Other causes of ED can be classified as physical, psychological, or psychia- tric, with approximately two-thirds of men having a physical cause as the major contributing factor. The physical causes are mostly due to vascular or neurologi- cal damage, but the endocrine system can also be involved. Hypertension, hyper- lipidaemia, vascular disease, and diabetes can all alter the blood supply to the penis, and a problem with the venous system can cause leakage so that the erec- tion cannot be maintained. Diabetes, alcohol misuse, multiple sclerosis, spinal cord injury (SCI), and Parkinson’s disease are conditions in which neurological damage affects the transmission of erectogenic nerve signals from the brain. Altered testosterone and prolactin levels are of particular interest when exploring a hormonal cause. While thyroid function is not directly responsible for ED, it can affect sex drive, which may indirectly present as ED.

Substance misuse, schizophrenia, bipolar disorder, and personality dis- orders (e.g., obsessive-compulsive type) are all psychiatric risk factors for ED. Paraphilias, such as fetishism, may  cause ED when the  object  of desire is absent. By far, the most common psychiatric cause of ED is depression. Inver- sely, depression is also a major consequence of ED, and it can be difficult to distinguish which occurred first (10). Ironically, some of the antidepressant treatments contribute to the long list of causative factors for ED (Table 7.1).

Table   7.1      Antidepressant  Drugs   Implicated   as   a   Cause   of   Erectile Dysfunction

All tricyclics including Amitryptyline Clomipramine Imipramine

All mono-amine oxidase inhibitors including

Phenelzine Isocarboxazid Tranylcypramine

All selective serotonin re-uptake inhibitors



Other antidepressant drugs may NOT cause sexual dysfunction. These include: Mirtazapine

Flupentixol Nefadozone Reboxetine Tryptophan Venlafaxine

Source: Information from British National Formulary.

Whereas the organic causes of ED are most often associated with the older age group, psychological problems can be a primary cause of ED more often seen in  younger men.  The  young  man  may  present  as  being  anxious  about  the reliability of his erections. He may need reassurance that few men are able to achieve an erection at will, in all situations, and at all times. Secondary psycho- logical problems may occur when the man loses the ability to enjoy satisfactory sexual activity due to a physical disorder. Anxiety, stress, loss of self-confidence and self-esteem are all common psychological problems that present in any clinic (11). Guilt about sexual thoughts or feelings, and negative cognitions may also result in ED. Although they act on physiological systems, erectogenic medi- cations  may  rectify  a  psychological  problem  by  helping  the  individual  to achieve an erection. In some cases it is enough for him to break out of a psycho- logical “vicious circle.” In other cases, the underlying psychology may remain, and the person may become reliant on the medication (and therefore the prescriber) to help him achieve an erection with his partner.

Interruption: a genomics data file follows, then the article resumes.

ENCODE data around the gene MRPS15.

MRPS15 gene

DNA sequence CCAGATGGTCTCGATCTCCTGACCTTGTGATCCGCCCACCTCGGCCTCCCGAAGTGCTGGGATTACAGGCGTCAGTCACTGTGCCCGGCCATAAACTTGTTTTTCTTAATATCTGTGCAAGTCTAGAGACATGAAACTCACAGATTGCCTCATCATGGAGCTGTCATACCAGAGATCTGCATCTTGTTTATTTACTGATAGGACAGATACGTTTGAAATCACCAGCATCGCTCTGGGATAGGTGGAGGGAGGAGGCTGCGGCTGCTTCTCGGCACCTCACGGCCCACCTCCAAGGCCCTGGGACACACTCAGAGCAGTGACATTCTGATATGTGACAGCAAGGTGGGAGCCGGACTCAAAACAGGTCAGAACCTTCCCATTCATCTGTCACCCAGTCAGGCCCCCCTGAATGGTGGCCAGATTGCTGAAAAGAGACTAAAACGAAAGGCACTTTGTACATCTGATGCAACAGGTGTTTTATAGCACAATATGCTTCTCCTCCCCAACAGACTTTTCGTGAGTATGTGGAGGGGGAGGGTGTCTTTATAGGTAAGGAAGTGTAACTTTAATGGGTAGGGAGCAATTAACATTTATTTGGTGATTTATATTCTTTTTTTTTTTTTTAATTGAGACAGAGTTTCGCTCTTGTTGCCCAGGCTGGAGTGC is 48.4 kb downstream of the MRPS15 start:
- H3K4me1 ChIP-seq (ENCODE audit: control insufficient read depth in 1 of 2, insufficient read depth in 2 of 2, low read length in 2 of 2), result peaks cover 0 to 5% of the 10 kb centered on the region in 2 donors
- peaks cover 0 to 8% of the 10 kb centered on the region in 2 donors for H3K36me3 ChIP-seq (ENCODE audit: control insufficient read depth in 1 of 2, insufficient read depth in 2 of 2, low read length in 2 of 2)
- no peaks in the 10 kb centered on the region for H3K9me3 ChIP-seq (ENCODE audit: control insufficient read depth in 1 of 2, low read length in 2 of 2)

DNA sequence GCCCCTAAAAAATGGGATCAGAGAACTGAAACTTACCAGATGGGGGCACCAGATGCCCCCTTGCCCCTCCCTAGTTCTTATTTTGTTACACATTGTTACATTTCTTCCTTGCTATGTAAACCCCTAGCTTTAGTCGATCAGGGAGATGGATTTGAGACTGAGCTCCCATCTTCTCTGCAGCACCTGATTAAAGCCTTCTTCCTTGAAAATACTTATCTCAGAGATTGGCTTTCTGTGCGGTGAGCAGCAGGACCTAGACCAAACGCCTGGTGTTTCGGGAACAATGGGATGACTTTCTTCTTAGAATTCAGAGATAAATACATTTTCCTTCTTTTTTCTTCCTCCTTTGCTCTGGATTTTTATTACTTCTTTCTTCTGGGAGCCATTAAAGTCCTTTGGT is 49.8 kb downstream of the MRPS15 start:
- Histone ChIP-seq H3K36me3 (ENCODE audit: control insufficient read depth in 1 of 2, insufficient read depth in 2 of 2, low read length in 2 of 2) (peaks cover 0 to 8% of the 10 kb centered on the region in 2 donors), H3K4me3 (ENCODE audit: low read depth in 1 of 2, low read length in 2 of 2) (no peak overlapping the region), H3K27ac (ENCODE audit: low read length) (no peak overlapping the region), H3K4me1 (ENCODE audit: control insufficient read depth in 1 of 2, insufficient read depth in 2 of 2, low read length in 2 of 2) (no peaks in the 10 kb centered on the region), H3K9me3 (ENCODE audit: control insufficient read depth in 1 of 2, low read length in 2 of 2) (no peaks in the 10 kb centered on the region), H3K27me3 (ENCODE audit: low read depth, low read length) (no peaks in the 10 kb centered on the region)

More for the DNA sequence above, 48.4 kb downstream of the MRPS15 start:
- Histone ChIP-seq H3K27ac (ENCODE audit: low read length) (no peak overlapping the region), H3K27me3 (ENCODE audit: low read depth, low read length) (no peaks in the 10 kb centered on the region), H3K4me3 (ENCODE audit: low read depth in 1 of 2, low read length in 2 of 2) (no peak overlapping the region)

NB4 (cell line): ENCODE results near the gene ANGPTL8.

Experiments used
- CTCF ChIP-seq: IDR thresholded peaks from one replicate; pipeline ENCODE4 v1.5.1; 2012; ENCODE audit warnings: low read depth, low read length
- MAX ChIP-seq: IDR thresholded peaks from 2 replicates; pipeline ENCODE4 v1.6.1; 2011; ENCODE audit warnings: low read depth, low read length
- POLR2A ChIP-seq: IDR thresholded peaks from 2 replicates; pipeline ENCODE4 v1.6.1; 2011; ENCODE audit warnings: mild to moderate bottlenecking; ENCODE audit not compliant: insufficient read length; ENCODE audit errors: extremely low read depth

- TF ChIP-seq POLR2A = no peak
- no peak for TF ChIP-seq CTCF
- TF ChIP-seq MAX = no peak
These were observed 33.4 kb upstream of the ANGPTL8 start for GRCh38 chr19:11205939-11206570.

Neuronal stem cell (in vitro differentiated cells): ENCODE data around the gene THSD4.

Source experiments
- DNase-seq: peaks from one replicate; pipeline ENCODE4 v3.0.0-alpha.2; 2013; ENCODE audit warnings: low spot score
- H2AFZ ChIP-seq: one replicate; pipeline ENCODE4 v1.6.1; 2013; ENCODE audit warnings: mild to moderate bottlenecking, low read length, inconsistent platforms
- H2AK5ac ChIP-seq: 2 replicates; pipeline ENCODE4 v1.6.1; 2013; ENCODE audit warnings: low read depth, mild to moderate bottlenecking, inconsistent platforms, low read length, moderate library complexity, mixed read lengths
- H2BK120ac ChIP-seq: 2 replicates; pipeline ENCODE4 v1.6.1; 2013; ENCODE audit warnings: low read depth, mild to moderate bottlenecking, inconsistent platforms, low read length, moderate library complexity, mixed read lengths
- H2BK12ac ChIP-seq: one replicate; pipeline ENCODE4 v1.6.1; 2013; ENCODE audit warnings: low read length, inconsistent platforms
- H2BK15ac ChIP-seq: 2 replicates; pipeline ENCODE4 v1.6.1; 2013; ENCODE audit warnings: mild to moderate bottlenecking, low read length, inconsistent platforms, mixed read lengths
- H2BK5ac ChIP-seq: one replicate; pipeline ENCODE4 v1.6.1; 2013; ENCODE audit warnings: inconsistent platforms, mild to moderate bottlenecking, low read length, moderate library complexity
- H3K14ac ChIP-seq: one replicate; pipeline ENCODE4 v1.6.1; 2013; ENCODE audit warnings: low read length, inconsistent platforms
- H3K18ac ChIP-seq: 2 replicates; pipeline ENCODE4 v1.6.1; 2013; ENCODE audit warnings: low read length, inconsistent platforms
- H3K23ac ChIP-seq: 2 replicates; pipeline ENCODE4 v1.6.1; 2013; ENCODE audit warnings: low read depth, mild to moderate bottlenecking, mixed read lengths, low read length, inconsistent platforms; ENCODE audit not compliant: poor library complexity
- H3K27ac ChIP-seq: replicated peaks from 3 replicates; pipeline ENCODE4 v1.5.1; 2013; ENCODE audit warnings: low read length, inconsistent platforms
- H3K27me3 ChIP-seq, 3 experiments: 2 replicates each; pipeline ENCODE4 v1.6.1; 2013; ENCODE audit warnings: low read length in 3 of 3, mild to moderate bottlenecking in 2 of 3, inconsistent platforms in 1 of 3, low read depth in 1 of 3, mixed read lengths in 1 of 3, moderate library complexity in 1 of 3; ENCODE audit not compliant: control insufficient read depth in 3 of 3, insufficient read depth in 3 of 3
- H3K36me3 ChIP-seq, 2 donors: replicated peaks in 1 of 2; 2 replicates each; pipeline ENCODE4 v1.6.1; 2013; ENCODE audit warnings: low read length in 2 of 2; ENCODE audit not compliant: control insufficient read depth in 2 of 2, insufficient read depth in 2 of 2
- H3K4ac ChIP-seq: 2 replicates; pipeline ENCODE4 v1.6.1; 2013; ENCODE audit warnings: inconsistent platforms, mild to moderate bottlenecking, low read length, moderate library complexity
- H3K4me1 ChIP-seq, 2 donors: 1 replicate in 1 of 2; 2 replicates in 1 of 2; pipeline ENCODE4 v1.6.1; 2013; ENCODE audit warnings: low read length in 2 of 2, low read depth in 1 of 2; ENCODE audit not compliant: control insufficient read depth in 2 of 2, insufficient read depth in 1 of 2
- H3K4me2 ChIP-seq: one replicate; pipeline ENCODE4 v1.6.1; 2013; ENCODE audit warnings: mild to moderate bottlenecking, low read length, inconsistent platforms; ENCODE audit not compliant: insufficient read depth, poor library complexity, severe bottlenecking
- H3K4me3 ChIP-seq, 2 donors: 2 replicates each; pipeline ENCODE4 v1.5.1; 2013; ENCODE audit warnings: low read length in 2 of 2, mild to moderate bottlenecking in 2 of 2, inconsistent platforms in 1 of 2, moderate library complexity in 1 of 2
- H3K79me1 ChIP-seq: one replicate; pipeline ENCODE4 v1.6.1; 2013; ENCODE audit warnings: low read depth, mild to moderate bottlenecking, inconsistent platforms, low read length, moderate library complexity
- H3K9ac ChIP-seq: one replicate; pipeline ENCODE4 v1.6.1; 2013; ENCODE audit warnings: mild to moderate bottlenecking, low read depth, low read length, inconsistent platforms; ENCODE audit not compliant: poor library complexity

Other organic causes of  ED include  chronic conditions such as renal disease. Surgery (e.g., prostate surgery), trauma (particularly to the pelvic region),  and  structural  abnormalities  such  as  Peyronie’s  disease  are  other factors that should be considered. Drugs, either prescribed or recreational, can be a source of ED. The most important groups of pharmacological agents to con- sider are antidepressants, the centrally acting antihypertensive drugs; central nervous system depressants; beta-adrenoceptor antagonists; and any drugs that have an anticholinergic action. A major factor that contributes both directly and indirectly to ED is smoking! Simply by giving up smoking, a man’s ability to achieve an erection can improve (4,12). Additionally, nicotine is a vasoconstric- tor when present in the blood. Unfortunately, the long term consequences of smoking, such as vascular disease, are not so easily rectified (12).